You may have heard of Mid-Autumn Festival, but what exactly is it and how is it celebrated in Hong Kong?
In this guide, we’ll take a look at the origins of the festival and why it continues to be important to this day.
Always coinciding with the full moon on the 15th day of the eighth lunar month, China’s equivalent to the annual harvest festival is celebrated each year in strict accordance with the lunar calendar.
2020’s Mid-Autumn Festival will take place on Thursday 1st October.
An ancient Chinese traditional custom that goes back nearly three thousand years, the Festival was most likely established as a communal celebration for the annual harvest, but also has some interesting folklore behind it. While some believe that the festival pays tribute to a mythical dragon that brought much-needed rain to farmers’ crops, a more common version of the Mid-Autumn tale focuses on Chang’E, goddess of the moon and her husband, Yi the Archer.
The story has it that there were once ten suns in the sky, scorching the crops and causing great famine. Eventually, Yi deftly shot down nine, leaving just one sun. Rewarded for his skill with the elixir of life, Yi entrusted the potion to his loyal wife, Chang’E and went out hunting. In his absence, a thief threatened to steal the elixir from Chang’E. Fearing it was about to fall into the wrong hands, she drank it herself and escaped to the moon, where she could watch over her beloved husband for eternity. Yi gave tribute to his lost love by leaving offerings of food and drink each night – traditions that continue to this day, along with burning incense and performing lion dances in her honour.
Another famous Mid-Autumn tale centres around the tale of the Jade Rabbit. The legend goes that three immortals were sent to earth by the Jade Emperor to identify a suitable animal custodian for the precious elixir of life. The immortals, disguised as destitute peasants, went into the forest where they came across a fox, a monkey and a rabbit.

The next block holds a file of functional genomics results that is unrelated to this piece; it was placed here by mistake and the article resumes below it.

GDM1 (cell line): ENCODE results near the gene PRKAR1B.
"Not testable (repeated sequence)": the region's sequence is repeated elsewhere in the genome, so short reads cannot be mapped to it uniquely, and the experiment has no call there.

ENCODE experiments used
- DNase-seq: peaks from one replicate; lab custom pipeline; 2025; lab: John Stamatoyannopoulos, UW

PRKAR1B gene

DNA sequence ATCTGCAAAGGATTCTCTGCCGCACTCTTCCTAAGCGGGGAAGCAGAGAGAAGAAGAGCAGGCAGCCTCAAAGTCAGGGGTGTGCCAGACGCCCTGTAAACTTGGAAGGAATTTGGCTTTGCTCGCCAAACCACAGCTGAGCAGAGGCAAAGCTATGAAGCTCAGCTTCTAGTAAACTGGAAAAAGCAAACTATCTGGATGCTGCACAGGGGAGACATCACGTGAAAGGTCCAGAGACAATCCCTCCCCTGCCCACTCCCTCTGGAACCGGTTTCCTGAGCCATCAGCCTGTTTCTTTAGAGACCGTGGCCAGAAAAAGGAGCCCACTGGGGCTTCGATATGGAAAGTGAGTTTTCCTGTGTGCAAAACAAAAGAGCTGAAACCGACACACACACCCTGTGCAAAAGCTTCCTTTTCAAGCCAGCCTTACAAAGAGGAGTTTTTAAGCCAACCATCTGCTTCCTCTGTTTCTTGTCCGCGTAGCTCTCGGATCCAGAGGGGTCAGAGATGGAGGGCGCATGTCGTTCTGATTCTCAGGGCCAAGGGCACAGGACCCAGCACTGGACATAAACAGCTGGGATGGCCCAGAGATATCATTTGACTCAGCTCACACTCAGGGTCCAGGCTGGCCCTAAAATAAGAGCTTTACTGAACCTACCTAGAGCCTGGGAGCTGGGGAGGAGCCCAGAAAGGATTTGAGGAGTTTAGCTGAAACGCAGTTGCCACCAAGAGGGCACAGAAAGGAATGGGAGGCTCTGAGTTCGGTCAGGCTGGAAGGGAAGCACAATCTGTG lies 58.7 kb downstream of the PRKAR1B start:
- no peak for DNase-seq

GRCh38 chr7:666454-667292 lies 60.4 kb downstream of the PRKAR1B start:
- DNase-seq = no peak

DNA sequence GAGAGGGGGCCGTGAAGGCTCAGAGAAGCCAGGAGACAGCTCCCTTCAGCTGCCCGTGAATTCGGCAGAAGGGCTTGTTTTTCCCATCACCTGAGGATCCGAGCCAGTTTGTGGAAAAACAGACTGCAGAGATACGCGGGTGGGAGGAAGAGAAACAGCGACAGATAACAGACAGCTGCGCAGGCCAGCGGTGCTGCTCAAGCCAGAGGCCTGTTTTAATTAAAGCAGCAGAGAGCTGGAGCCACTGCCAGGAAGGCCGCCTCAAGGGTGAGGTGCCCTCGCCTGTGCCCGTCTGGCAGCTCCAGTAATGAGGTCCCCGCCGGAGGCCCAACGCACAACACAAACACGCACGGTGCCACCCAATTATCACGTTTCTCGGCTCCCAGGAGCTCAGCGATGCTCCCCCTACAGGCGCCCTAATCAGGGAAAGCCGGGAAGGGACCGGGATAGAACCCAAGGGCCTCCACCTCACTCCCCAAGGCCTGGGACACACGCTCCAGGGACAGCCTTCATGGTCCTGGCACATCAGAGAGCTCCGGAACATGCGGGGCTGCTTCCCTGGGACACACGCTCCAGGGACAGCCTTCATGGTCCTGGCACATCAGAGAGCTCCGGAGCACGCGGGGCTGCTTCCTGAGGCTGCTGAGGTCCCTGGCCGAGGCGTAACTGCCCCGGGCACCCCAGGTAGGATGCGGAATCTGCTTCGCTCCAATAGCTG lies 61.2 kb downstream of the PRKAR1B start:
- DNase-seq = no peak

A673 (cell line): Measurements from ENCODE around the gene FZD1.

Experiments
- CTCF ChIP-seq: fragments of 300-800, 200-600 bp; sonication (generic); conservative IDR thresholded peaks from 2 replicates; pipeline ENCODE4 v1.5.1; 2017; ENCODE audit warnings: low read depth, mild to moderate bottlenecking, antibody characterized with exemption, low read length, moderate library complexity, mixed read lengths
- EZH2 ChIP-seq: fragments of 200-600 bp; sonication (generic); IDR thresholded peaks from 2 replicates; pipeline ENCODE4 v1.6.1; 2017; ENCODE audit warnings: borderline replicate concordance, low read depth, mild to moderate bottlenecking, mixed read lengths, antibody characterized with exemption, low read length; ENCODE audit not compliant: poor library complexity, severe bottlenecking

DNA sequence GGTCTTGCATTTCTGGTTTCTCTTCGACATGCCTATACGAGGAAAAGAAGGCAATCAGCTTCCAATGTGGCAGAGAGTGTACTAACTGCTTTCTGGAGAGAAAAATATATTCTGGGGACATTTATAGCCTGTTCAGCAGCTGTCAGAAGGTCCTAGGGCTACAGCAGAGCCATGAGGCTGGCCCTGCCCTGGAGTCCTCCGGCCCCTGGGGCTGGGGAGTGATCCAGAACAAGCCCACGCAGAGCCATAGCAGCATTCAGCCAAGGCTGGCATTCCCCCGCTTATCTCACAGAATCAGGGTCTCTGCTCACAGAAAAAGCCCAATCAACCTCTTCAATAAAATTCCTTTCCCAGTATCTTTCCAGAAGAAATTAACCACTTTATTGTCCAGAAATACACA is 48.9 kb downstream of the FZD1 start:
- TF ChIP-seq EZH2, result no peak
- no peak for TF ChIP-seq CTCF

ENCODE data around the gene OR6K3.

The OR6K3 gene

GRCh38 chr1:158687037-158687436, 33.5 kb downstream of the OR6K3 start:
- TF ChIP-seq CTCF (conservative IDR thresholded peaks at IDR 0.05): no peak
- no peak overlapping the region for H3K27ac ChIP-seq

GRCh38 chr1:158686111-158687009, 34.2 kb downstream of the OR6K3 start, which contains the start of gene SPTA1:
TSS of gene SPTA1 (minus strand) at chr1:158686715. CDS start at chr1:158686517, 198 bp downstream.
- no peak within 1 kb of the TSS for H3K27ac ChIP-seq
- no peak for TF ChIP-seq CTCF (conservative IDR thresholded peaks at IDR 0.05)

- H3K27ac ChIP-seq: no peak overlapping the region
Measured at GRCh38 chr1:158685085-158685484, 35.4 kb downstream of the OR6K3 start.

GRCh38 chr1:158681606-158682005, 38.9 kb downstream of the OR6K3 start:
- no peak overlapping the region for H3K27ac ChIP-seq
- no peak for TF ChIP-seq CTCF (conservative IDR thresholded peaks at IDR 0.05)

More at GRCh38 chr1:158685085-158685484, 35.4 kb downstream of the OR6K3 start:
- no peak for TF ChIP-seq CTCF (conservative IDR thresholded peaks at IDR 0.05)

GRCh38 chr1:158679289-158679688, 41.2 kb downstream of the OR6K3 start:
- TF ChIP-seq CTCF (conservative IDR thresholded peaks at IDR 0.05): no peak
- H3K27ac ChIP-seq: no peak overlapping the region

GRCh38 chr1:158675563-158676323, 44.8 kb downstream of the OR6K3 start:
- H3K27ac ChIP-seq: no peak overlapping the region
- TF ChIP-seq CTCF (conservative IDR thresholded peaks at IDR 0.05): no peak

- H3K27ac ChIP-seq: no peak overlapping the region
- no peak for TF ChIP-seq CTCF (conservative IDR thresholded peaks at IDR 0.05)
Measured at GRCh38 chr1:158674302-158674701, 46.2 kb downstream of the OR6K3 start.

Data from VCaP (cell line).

Appearing quite starving, the immortals begged for some sustenance from the three. Both the fox and the monkey immediately offered the poor strangers some food. However, the rabbit, who had no food to give, instead offered herself up as a meal, jumping straight into the immortals’ campfire. So impressed were the immortals by the rabbit’s sacrifice, that they decided to send her to the moon to live forever. This is why the revered rabbit now lives on the moon alongside Chang’E, working forever more as a custodian of heavenly medicine.
Another significant part of the tributes to Chang’E are the colourful lanterns that light the night sky over Mid-Autumn Festival. Said to allow the goddess to more easily see her followers on Earth. The displaying of intricate lanterns continues to this day, with Hong Kong Island’s Victoria Park displaying and selling them in their hundreds.
Another top spot for lantern lovers is the display in front of the former Kowloon-Canton Railway Clock Tower in Tsim Sha Tsui, where the Hong Kong skyline provides the perfect backdrop to this colourful and festive display.
Of course, like most other Chinese festivals, food takes centre stage at Mid-Autumn, with mooncakes being a particularly popular way to mark the occasion. While you can find a vast array of themed mooncakes with an endless selection of different fillings, the traditional variety consists of a beautifully designed pastry, filled with lotus seed paste and a rich salted duck egg.
These rich cakes are designed to be eaten in small slices with a cup of hot tea. It often feels like a real shame to cut into the embossed pastry, so elaborate are the designs.
The giving and receiving of mooncakes is also very significant in Hong Kong culture, with every high-end hotel in the city offering their own lavishly packaged version of this traditional classic with which to wow your friends, family and business associates.
The famous Song Dynasty poet Su Shi wrote “May we live long and share the beauty of the moon together, even if we are hundreds of miles apart” and this spirit of family reunion persists to this day. Mid-Autumn Festival is traditionally a time for families to gather and reconnect over a reunion dinner.
After dinner, families will typically go “moon-gazing” to admire the full yellow harvest moon as it orbits at its closest point to the earth – a magical sight at this time of year.
In Chinese culture, the Lunar calendar carries great significance. Find out more about the Lunar New Year, also known as Chinese New Year here.
If you’re interested in learning more about Chinese myths and legends in Hong Kong, we recommend you join one of our private walking tours. We’d love to show you some of the many ways that these stories are celebrated and immortalised in Hong Kong’s temples, architecture and also at Repulse Bay’s colourful Lifeguards’ Pavillion.